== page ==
Law Observance: Shall the People of the United States Uphold the Constitution?

By W. Durant C. | Go to book overview

WHY ENFORCERS HOP-SCOTCH

Will P. Stephenson Judge, Court of Common Pleas, West Union, Ohio

IT is difficult for 50% of the people of any country, plus a few, to regulate the conduct of the other 50% of the people, minus a few. Such is the status of prohibition in the United States today.

Prohibition will never be enforced in many of the states by state authorities.

State authorities to be successful must work in conjunction with county authorities, with sheriffs, constables, marshals of villages and policemen in the cities. The violators of the law are acquainted with the local officers. They know each and every local officer at sight--and why not? They were reared with them. A county is but a small community in this age of rapid transit. The culprits are many times friends, political and otherwise, and in some instances relatives of the enforcement officers. The officers in power owe some of them political debts. There's an umbilical cord between local officer and local culprit that should not exist, but it does, and you have to reckon with it.

Local officers can not keep their every move secret from every one and they cannot spot all the lookouts. Three times out of five, contemplated raids are "tipped off" before they are made. Violators, instead of being arrested, are warned.

In many jurisdictions the third offense is triable by a jury. This is pie for the violator, because he knows the state must have an air-tight case against him or he will be acquitted by the local jury, many of whom he knows, and possibly to some of whom he has sold his wares. The actual moonshiner or bootlegger is very poor and most of them have large families. If they are sent to prison for a

-465-

Notes for this page

Add a new note
If you are trying to select text to create highlights or citations, remember that you must now click or tap on the first word, and then click or tap on the last word.
One moment ...
Default project is now your active project.
Project items
Notes
Cite this page

Cited page

Style
Citations are available only to our active members.
Buy instant access to cite pages or passages in MLA 8, MLA 7, APA and Chicago citation styles.

(Einhorn, 1992, p. 25)

(Einhorn 25)

(Einhorn 25)

1. Lois J. Einhorn, Abraham Lincoln, the Orator: Penetrating the Lincoln Legend (Westport, CT: Greenwood Press, 1992), 25, http://www.questia.com/read/27419298.

Note: primary sources have slightly different requirements for citation. Please see these guidelines for more information.

Cited page

Bookmark this page
Law Observance: Shall the People of the United States Uphold the Constitution?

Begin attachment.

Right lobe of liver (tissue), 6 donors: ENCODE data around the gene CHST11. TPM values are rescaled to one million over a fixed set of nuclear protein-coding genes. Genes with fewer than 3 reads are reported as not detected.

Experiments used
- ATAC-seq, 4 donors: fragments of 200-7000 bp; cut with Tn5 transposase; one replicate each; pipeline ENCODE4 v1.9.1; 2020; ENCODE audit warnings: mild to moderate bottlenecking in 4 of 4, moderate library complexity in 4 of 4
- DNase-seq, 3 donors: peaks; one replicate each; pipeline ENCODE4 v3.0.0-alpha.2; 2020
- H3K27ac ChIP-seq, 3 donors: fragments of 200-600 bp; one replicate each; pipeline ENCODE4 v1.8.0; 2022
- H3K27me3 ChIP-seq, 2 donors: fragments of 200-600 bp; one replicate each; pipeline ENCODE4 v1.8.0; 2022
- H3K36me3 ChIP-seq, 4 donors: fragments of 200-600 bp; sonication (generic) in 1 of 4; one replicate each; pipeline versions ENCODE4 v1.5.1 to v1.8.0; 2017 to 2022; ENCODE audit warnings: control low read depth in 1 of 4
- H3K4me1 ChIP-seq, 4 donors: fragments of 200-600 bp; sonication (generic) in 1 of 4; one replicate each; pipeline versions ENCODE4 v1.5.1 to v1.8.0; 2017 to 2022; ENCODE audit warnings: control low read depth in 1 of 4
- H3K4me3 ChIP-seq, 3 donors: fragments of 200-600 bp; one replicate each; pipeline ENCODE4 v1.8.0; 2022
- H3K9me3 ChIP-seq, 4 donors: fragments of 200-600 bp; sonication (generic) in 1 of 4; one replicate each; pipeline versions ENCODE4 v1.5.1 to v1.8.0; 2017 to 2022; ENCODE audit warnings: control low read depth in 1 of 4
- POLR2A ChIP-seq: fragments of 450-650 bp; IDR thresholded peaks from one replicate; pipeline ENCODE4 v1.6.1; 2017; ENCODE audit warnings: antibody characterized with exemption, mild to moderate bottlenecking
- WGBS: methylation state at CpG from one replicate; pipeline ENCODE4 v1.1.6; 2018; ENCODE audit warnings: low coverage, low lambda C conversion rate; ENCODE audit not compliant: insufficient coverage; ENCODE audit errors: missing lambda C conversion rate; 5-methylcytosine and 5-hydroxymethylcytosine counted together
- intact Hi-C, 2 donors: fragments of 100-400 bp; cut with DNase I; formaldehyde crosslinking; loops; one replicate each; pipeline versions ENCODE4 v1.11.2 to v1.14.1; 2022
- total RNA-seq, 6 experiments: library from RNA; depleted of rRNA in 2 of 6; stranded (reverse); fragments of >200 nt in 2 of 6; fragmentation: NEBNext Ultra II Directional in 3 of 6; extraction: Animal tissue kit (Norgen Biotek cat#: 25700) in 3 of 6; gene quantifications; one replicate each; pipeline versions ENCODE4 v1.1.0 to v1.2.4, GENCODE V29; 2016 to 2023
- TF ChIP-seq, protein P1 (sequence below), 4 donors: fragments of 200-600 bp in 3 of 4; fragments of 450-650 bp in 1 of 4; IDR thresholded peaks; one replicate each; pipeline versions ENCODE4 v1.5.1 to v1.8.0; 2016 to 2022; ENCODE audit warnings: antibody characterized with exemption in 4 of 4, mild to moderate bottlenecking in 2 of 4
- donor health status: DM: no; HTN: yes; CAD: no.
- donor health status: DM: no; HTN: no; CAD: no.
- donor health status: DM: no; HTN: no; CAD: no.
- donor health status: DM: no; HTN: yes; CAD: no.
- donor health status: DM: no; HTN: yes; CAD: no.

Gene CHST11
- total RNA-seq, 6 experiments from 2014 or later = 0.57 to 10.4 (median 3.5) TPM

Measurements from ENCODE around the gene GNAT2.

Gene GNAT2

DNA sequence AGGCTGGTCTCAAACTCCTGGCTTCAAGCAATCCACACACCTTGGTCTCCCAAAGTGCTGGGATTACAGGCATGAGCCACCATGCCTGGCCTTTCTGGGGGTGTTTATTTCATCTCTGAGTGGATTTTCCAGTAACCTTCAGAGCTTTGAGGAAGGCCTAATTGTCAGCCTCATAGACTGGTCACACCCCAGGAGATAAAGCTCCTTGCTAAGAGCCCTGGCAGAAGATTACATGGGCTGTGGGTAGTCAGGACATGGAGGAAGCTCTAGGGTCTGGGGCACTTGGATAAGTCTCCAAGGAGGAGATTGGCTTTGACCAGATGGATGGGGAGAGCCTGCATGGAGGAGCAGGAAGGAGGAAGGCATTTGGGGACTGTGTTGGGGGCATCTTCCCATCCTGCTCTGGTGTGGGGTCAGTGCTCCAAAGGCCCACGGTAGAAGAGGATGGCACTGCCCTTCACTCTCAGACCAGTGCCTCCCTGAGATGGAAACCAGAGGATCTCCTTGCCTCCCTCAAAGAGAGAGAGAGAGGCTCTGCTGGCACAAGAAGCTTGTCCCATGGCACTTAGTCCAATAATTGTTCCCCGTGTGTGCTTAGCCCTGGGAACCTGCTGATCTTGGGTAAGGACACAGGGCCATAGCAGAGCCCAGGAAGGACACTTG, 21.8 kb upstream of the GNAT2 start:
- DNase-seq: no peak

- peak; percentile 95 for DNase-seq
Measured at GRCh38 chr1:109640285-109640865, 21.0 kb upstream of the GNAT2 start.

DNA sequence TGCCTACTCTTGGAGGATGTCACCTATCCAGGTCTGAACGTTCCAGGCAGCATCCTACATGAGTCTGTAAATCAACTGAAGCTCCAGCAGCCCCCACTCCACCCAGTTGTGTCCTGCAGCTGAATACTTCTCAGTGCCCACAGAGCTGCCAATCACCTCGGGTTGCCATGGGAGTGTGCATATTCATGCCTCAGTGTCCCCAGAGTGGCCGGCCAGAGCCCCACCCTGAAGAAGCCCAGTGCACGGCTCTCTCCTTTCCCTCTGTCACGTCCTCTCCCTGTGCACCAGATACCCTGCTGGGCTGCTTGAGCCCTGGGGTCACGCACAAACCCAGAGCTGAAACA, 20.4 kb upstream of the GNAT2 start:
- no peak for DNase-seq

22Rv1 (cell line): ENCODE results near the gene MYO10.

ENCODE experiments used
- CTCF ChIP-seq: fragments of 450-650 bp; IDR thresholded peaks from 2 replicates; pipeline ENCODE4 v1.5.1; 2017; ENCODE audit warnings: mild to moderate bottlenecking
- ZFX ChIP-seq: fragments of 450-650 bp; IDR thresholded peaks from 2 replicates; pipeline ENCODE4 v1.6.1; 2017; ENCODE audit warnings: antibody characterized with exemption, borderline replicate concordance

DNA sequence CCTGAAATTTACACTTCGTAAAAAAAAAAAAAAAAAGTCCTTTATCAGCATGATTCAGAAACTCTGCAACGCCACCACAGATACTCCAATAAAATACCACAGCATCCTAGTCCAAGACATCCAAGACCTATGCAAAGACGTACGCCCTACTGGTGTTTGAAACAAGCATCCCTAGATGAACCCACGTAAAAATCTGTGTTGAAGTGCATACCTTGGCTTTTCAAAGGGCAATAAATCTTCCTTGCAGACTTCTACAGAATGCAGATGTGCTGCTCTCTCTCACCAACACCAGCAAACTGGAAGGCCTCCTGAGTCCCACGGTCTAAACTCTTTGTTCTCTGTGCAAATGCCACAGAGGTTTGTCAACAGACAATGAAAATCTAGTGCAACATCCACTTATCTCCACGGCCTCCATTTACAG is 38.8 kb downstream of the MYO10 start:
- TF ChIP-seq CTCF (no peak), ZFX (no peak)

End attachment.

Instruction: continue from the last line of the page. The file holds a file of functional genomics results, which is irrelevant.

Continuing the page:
Table of contents

Table of contents

Settings

Settings

Typeface
Text size Smaller Larger Reset View mode
Search within

Search within this book

Look up

Look up a word

  • Dictionary
  • Thesaurus
Please submit a word or phrase above.
Print this page

Print this page

Why can't I print more than one page at a time?

Help
Full screen
Items saved from this book
  • Bookmarks
  • Highlights & Notes
  • Citations
/ 578

matching results for page

    Questia reader help

    How to highlight and cite specific passages

    1. Click or tap the first word you want to select.
    2. Click or tap the last word you want to select, and you’ll see everything in between get selected.
    3. You’ll then get a menu of options like creating a highlight or a citation from that passage of text.

    OK, got it!

    Cited passage

    Style
    Citations are available only to our active members.
    Buy instant access to cite pages or passages in MLA 8, MLA 7, APA and Chicago citation styles.

    "Portraying himself as an honest, ordinary person helped Lincoln identify with his audiences." (Einhorn, 1992, p. 25).

    "Portraying himself as an honest, ordinary person helped Lincoln identify with his audiences." (Einhorn 25)

    "Portraying himself as an honest, ordinary person helped Lincoln identify with his audiences." (Einhorn 25)

    "Portraying himself as an honest, ordinary person helped Lincoln identify with his audiences."1

    1. Lois J. Einhorn, Abraham Lincoln, the Orator: Penetrating the Lincoln Legend (Westport, CT: Greenwood Press, 1992), 25, http://www.questia.com/read/27419298.

    Cited passage

    Thanks for trying Questia!

    Please continue trying out our research tools, but please note, full functionality is available only to our active members.

    Your work will be lost once you leave this Web page.

    Buy instant access to save your work.

    Already a member? Log in now.

    Search by... Author
    Show... All Results Primary Sources Peer-reviewed

    Oops!

    An unknown error has occurred. Please click the button below to reload the page. If the problem persists, please try again in a little while.